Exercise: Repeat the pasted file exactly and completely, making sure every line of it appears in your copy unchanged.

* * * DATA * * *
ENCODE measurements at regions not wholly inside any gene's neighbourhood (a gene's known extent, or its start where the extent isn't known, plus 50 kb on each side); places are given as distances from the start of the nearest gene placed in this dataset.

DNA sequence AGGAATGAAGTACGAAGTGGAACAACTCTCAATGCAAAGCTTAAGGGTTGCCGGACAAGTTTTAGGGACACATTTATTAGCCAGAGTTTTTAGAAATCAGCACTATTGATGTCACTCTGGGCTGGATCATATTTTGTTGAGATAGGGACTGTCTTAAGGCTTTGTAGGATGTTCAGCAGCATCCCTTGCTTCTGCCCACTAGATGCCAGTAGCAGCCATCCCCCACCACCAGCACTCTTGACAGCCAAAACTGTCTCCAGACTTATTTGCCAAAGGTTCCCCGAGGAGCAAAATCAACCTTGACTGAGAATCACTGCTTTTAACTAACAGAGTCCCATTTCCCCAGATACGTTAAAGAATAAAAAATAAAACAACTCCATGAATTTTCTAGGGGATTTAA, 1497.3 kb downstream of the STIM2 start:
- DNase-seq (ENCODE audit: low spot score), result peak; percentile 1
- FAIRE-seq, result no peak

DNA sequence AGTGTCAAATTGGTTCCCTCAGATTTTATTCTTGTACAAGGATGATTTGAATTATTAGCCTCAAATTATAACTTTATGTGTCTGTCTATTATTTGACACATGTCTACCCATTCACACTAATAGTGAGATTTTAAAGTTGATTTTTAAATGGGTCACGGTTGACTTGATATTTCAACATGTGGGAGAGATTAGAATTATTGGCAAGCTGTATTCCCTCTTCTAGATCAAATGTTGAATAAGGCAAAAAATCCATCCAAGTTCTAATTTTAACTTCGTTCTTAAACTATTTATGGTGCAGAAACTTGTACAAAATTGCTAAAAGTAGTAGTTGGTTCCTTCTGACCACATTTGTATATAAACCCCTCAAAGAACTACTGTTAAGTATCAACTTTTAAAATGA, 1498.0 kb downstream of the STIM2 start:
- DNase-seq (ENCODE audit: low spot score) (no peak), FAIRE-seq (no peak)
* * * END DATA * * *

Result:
ENCODE measurements at regions not wholly inside any gene's neighbourhood (a gene's known extent, or its start where the extent isn't known, plus 50 kb on each side); places are given as distances from the start of the nearest gene placed in this dataset.

DNA sequence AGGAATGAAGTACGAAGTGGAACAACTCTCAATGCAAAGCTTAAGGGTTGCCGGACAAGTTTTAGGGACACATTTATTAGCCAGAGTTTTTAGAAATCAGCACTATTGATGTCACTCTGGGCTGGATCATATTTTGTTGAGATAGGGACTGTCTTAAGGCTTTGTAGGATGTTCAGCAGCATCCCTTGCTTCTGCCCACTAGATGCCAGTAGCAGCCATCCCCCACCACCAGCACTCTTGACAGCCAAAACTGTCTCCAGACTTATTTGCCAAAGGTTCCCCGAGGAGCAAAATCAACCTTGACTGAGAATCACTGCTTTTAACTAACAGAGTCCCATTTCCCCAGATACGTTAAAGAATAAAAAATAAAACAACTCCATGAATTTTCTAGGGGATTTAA, 1497.3 kb downstream of the STIM2 start:
- DNase-seq (ENCODE audit: low spot score), result peak; percentile 1
- FAIRE-seq, result no peak

DNA sequence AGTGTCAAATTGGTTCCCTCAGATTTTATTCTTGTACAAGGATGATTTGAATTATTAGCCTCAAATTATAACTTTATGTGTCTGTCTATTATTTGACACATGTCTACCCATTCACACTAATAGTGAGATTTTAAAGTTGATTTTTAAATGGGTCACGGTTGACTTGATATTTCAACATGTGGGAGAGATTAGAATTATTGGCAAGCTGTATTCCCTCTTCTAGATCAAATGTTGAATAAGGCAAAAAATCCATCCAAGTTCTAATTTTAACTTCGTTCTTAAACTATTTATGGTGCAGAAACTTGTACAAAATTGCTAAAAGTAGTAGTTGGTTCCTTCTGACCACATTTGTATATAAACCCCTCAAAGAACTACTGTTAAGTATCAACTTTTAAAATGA, 1498.0 kb downstream of the STIM2 start:
- DNase-seq (ENCODE audit: low spot score) (no peak), FAIRE-seq (no peak)